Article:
Residents had begun to worry about the seemingly endless flow of immigrants dropped off near the bus station here.
They came from El Salvador, Guatemala, Honduras, Mexico and other locales, carrying Manila envelopes of immigration documents.
So last year, volunteers started shepherding the migrants down glass-strewn alleys to the tan brick Sacred Heart Catholic Church hall for food, showers and quick talks about the journey ahead. They attached a typed message to the immigrants’ envelopes: “Please help me, I do not speak English. What bus do I need to take?”
Since then, “we have not had a day without people,” said Deb Boyce, the volunteer coordinator.
The church’s humanitarian respite center has become a beacon in the grim passage of tens of thousands of migrants — mostly Central Americans — who have been crossing into Texas over the last year.
Volunteers have donated clothes and toys, piling them on the terrazzo floor of the church hall. They have taken home families that had nowhere to stay. The volunteer pool has broadened to include liberals and conservatives, Catholics and agnostics, students and retirees.
City officials have joined in, setting up temporary showers and tents, and tapping the city trolley to ferry families to and from the bus station. Doctors have come to treat the sick.
At times, more than 200 people a day have passed through the church, which has served 20,000 immigrants at a cost of more than $700,000.
Thousands of volunteers have traveled here from across the U.S. and beyond. They list their home countries, states and schools on a wall at the front of the hall that’s nearly covered now.
On a sweltering afternoon, volunteer Mayra Garza, in a green Catholic Charities smock, sat opposite a middle-aged Salvadoran immigrant father in a purple University of Washington Huskies T-shirt. They were surrounded by donated shoes, clothing and other supplies sorted on shelves and racks as neatly as in a department store.
“Your name?” Garza asked in Spanish.
Victor Cruz smiled nervously. Nearby, his 12-year-old daughter, Wendy, searched for T-shirts, her curly brown hair swinging at her waist.
The Virgin of Guadalupe gazed down from a woven blanket tacked to the wall. Next to it was a poster of St. Toribio Romo Gonzalez, a Mexican martyr believed to protect those who cross the border illegally.
Nearby, another Salvadoran father and daughter were collecting backpacks of donated toiletries and food before walking to the bus station.
The number of immigrant families illegally crossing the border has dramatically dropped from 55,000 by this time last fiscal year to 25,000 so far this year. Here, in the Rio Grande Valley, the number of families has fallen 59% compared with the same time last year.
During the winter, when immigration normally slows here, the city put the trolley on standby. Doctors were made available on call. Organizers considered closing.
“We were always contemplating, ‘Well, maybe next week,’” said Sister Norma Pimentel, who runs the site. “But the numbers never went away. We never got to a point where we would close. Now, we’re looking at making this permanent.”
The numbers have picked up this summer, as they always do, and they’re back to seeing 50 to 100 people a day, Sister Norma said. Earlier this month, they saw 140 a day.
“It is all of our responsibility to make sure they are OK,” she said.
Many of the migrants who are released on bail from immigration detention head to Houston, Chicago and the East Coast, she said, pointing to a U.S. map covered with colored dots marking their destinations, although volunteers eventually gave up — there were just too many cities.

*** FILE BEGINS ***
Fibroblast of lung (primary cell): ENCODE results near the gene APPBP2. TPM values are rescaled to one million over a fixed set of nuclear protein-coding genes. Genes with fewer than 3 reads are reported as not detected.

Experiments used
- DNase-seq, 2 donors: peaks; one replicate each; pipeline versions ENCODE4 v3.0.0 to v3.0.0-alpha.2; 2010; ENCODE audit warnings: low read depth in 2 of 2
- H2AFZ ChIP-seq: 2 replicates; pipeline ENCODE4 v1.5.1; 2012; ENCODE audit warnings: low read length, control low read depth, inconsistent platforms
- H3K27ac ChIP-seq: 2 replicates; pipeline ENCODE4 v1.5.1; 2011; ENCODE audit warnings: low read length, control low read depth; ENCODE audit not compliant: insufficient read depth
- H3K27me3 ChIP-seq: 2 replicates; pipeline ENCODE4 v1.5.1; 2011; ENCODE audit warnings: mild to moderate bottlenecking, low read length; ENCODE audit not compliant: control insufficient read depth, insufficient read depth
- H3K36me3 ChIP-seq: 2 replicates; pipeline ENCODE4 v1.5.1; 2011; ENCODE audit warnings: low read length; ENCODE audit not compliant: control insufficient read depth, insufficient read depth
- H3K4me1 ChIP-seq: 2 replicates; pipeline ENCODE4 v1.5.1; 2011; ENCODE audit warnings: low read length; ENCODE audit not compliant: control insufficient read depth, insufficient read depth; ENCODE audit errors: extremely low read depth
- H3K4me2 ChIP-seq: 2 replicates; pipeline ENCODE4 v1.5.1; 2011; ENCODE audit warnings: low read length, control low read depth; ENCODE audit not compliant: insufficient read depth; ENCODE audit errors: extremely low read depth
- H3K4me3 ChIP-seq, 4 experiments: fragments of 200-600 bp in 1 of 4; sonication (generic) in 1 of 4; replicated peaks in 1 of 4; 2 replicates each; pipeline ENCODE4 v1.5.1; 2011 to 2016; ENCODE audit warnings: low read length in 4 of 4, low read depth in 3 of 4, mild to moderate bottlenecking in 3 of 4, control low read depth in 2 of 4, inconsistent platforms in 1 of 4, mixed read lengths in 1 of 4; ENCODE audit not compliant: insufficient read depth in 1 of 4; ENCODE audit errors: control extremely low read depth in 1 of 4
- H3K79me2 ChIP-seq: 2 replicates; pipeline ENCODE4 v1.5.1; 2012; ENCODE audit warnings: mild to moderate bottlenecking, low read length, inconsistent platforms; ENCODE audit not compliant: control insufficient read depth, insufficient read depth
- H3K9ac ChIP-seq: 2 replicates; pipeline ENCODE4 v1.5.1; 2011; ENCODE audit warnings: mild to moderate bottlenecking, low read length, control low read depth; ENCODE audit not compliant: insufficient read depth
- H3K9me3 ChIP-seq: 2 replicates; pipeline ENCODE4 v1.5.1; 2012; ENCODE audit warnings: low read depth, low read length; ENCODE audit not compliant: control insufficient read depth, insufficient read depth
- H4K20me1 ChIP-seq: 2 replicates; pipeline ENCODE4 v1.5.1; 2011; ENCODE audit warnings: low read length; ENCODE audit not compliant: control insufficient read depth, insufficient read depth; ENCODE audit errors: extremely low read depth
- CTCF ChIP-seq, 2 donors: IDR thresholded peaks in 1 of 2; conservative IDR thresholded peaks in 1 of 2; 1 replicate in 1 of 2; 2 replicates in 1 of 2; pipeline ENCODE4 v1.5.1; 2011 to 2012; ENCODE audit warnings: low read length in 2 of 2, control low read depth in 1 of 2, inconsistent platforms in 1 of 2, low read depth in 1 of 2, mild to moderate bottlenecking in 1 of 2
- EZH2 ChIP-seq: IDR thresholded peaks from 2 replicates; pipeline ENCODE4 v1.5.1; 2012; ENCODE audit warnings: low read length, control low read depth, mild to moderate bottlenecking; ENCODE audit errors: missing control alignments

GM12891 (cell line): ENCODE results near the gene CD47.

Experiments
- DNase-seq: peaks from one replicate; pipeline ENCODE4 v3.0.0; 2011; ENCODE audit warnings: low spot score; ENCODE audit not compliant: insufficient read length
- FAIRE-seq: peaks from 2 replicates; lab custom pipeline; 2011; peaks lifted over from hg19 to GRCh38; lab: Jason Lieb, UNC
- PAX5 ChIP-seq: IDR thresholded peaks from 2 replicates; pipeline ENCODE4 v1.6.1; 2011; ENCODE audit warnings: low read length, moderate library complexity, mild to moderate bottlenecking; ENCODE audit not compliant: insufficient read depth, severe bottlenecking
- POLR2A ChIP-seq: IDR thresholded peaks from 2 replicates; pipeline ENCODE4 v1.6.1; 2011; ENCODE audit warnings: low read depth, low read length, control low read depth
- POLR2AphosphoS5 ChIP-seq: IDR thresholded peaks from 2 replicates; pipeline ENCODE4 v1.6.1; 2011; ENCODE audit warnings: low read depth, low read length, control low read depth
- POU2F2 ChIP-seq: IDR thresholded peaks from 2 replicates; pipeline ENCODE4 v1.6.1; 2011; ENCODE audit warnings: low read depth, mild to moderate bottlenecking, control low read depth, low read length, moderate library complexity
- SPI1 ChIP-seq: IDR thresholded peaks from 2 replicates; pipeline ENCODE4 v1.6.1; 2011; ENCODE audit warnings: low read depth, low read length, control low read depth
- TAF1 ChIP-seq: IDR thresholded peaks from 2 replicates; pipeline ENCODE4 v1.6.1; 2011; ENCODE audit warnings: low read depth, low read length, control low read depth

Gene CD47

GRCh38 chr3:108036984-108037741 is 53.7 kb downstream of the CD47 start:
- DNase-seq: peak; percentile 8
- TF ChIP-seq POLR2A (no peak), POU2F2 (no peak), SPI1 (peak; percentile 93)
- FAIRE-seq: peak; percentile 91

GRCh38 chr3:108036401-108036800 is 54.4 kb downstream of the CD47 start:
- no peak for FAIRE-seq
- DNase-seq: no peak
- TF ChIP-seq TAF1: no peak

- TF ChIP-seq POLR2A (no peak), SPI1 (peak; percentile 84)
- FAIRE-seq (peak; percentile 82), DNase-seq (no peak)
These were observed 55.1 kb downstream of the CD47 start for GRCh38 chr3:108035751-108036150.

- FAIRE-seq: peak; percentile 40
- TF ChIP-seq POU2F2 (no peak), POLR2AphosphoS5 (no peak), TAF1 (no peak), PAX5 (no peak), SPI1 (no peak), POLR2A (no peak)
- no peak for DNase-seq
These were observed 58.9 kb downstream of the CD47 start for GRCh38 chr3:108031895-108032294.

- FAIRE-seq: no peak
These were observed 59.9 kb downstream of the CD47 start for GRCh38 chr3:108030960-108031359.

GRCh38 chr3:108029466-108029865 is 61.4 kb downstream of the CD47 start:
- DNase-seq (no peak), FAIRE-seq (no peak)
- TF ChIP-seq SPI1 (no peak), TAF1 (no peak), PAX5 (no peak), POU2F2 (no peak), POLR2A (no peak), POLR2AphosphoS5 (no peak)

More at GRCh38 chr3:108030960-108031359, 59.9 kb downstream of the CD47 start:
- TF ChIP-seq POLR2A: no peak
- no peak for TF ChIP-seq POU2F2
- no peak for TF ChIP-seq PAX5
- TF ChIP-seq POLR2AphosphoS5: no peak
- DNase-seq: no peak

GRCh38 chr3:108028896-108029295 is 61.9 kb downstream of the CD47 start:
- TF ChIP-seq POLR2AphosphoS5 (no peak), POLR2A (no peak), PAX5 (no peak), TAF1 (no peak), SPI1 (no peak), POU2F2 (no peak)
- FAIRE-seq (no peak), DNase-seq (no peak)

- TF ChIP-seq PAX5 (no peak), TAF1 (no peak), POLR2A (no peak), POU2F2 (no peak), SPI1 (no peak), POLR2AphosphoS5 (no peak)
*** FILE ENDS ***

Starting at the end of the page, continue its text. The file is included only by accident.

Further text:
Some immigrants called the church hall after they reached those cities, particularly to thank volunteers. “There’s a connection there that stays with them,” Sister Norma said.
Cruz, 41, who had just arrived at the church, was a taxi driver in his coastal hometown of Usulutan, El Salvador. He said he and his daughter had crossed the Rio Grande three days earlier. They planned to leave the next day for Miami, where he would rejoin his wife and 17-year-old daughter and try to find work.
“I came for her future, to prepare her well here,” he said, gesturing to his younger daughter. “In El Salvador the gangs threaten us.… We are caught between MS-13 and 18th Street,” he said, referring to the two dominant gangs, both of which have ties to Los Angeles.
In the nearby children’s play area festooned with past visitors’ drawings, Azucena Ramirez changed her 9-month-old daughter, Maylia.
Ramirez, 25, also crossed three days earlier, also fleeing violence in El Salvador after her husband left her. “I couldn’t go out to work because of the gangs,” she said. “We couldn’t get food.”
She was catching a bus to New York soon to find work and try to bring her 4-year-old daughter north. For now, the girl is being cared for by her grandmother in their hometown of Llobasco.
At dinnertime, Ramirez joined a circle of fellow immigrants and volunteers gathered around a mango cake to sing “Happy Birthday” in Spanish to a new arrival.
Jose Hernandez, 29, a fieldworker from the same city as Cruz, was on his way to join his sister in Raleigh, N.C. His birthday wish: “That everything goes well.”
Near him sat Blanca Mejia, 49, who had traveled north from the coastal city of Puerto El Triunfo, El Salvador, with her two sons, ages 10 and 15. She had crossed the Rio Grande on a raft and saw an alligator peering from the murky water.
“The Virgin of Guadalupe, she took care of us” — as did volunteers at the church, Mejia said.
Now, she was wearing jeans, a pink T-shirt and white flip-flops, her dark hair damp and loose around her shoulders after a shower. Over a donated dinner of vegetable soup, she said she planned to join her brother in Washington, D.C.
She knew nothing about Washington.
“Do they have churches like this there?” she asked.